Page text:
The Lost Ring is an early and important multi-language, multi-cultural collaboration in China, and a gorgeous lab for experimenting with culture and virtual expression. My colleague at the Institute for the Future, Jane McGonigal, is the puppetmaster for an alternate reality game (ARG) called The Lost Ring which is centered around the 2008 Olympics and sponsored by the IOC and McDonalds. ARGs are immersive multimedia experiences that engage tens of thousands of players who must work together to figure out clues that are spread all around the real world and the Internet. Jane tells me that they have had 15,000 players in China who have engaged in some way with the game since it began in February of this year. One of the main characters in the game is Chinese, named Meihui; you can find her blog here. The other characters are from the US, the UK, Germany, Spain, France, Brazil, and Japan and are operating each in their own language.
The story is wonderfully imaginative and complicated (check out the opening video piece) and starts with the mysterious banning of the Olympic Games in ancient times for dark, unknown reasons that are now to be revealed through the experiences of a global group of 8 6 young characters with superhero powers and pasts they can’t quite remember. In the real world it involves all kinds of local activities, competitions, and even new “lost sports” such as creating labyrinths of humming people.
The Lost Ring now has players all over the world. It is fascinating to watch how this kind of highly emergent, non-rules-based, collaborative game is diffusing into China. There are well established groups of ARG players in places like San Francisco, New York, and London, who have years of experience doing this sort of thing and pretty quickly set up their own amazing Lost Ring wiki and started running with the information. And the game is designed to be impossible to make serious progress in unless you can figure out how to be part of a collective. But in China, where this kind of gaming doesn’t exist, it’s hasn’t been so easy to engage a distributed community and link it up to a global community of players who mostly don’t speak Chinese. There are a number of issues for Chinese players: 1) The concept of this kind of game is hard to translate into the Chinese context. Chinese players simply haven’t had this kind of experience before. It’s about wide-open exploration and discovery. 2) The game relies on the Internet to find clues and to coordinate information between global teams; the Great Firewall blocks Chinese players from reaching some of the key sites necessary for game play; and 3) When players do get to the online sites, they find most of the important, emergent, player-generated information is not available in Chinese.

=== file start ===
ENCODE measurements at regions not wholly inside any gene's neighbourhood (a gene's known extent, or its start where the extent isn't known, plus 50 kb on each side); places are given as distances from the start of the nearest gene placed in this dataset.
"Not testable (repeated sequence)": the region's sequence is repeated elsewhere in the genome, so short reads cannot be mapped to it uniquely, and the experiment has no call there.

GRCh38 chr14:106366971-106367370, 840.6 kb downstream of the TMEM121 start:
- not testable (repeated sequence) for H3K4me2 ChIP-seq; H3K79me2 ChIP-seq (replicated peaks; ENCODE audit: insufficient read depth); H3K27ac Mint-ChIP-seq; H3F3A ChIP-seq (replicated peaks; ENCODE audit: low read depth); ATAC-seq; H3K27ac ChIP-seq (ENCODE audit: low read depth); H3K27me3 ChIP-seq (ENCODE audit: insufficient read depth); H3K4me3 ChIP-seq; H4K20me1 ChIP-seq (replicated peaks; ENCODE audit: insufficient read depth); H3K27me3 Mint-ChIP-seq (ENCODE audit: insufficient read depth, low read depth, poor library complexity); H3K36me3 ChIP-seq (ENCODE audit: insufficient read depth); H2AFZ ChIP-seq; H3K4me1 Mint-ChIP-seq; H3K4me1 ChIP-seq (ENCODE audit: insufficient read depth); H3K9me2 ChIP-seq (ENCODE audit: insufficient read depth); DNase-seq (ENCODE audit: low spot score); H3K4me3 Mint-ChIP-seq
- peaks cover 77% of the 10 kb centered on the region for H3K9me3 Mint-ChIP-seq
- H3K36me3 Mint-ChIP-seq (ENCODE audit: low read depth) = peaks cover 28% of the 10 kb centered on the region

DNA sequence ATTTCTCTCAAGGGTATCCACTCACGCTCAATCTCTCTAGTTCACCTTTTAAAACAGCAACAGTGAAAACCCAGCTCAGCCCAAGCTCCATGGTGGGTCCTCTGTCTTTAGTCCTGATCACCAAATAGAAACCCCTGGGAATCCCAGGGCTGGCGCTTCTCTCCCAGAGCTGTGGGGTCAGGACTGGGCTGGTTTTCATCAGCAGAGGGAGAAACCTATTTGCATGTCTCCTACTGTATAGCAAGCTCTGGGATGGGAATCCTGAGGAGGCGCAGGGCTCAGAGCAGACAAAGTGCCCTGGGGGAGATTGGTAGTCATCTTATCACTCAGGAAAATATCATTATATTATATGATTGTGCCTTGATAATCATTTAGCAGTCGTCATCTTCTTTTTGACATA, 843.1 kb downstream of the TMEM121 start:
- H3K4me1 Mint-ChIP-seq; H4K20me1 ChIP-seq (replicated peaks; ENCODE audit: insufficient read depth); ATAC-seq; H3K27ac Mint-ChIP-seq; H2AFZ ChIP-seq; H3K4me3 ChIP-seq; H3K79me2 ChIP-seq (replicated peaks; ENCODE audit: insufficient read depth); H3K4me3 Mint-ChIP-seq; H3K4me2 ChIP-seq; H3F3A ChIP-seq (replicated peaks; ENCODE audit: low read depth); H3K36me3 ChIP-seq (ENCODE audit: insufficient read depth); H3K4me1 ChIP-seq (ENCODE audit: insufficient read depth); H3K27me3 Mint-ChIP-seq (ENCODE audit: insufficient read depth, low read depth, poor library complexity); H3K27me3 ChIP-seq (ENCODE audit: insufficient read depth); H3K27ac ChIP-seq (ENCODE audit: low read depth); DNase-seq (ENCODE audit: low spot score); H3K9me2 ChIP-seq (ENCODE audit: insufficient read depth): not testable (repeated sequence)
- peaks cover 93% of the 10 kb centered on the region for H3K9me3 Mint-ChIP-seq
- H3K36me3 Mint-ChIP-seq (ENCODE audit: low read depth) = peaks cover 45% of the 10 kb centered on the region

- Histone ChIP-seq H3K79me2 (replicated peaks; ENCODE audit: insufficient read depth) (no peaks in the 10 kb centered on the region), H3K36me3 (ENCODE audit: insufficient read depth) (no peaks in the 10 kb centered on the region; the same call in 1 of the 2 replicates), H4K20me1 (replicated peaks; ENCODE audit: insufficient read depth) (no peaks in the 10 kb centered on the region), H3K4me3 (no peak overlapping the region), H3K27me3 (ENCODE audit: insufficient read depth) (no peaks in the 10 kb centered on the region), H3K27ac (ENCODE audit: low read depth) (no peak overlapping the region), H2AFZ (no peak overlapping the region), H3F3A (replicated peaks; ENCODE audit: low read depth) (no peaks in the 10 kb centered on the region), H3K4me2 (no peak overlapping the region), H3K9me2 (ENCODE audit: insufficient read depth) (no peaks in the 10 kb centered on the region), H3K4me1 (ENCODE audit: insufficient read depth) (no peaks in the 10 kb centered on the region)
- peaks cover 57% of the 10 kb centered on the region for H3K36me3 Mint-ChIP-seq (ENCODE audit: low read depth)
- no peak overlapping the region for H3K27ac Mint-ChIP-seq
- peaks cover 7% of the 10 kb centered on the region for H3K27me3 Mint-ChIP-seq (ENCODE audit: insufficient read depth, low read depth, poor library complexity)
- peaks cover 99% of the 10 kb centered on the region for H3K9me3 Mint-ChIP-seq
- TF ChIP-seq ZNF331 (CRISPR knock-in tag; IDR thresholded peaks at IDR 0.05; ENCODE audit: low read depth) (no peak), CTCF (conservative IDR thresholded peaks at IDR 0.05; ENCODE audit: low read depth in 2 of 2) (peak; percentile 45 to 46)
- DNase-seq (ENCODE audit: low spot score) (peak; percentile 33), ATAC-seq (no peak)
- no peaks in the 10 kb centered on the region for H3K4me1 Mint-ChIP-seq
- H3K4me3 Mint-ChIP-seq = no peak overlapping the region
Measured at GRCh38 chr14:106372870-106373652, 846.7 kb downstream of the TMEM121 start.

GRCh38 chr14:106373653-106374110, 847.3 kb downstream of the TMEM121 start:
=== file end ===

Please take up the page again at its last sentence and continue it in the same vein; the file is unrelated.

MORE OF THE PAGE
For instance, the main player wiki tracks information and discoveries for the game as whole, but according to Meihui’s website forum, PRC players have had difficult accessing it. Even if they’re able to get there, there are only a few pieces that are translated into Chinese.
What seems to be happening, however, is that the translation problem is becoming a feature of the game, not a bug, which is perfect. The community is self-organizing to deal with the communication problems, which appear to be most acute with the Chinese language materials. There has been a group effort to translate more of Meihui’s posts into English, and to translate other primary game materials into Chinese, as you can see at this unfiction forum post.
MeiHui posted Chapter six and wrote: “Help!!!! I want to read it too!!!” (that was the only thing I could read).
As far as I understood has MeiHui no idea what is going on. She needs a translation of all chapters and she needs a contact person.
So my suggestions:
1) read all her blogs (best done on wiki)
2) email her and ask how you can help (lets.help.meihuiSPLATgmail.com)
3) translate all chapters of the codex and send it to her
and if you still have time translate the blog for us
In 5-10 years this won’t be an issue, but for now the ARG global gamers have had a hard time connecting with, mobilizing, and empowering the PRC gamers.
It doesn’t help that Meihui, the Chinese character in the game, is from Taiwan and so presumably less familiar with PRC online forums, etc., than someone from the PRC itself. She might be in the PRC now: Meihui has been posting tweets on her Twitter account, helpmeihui, from Yinchuan and Suzhou (as you can see from this global map of tweets and videos from the game’s characters), but I’m not sure if that means she is actually there or not.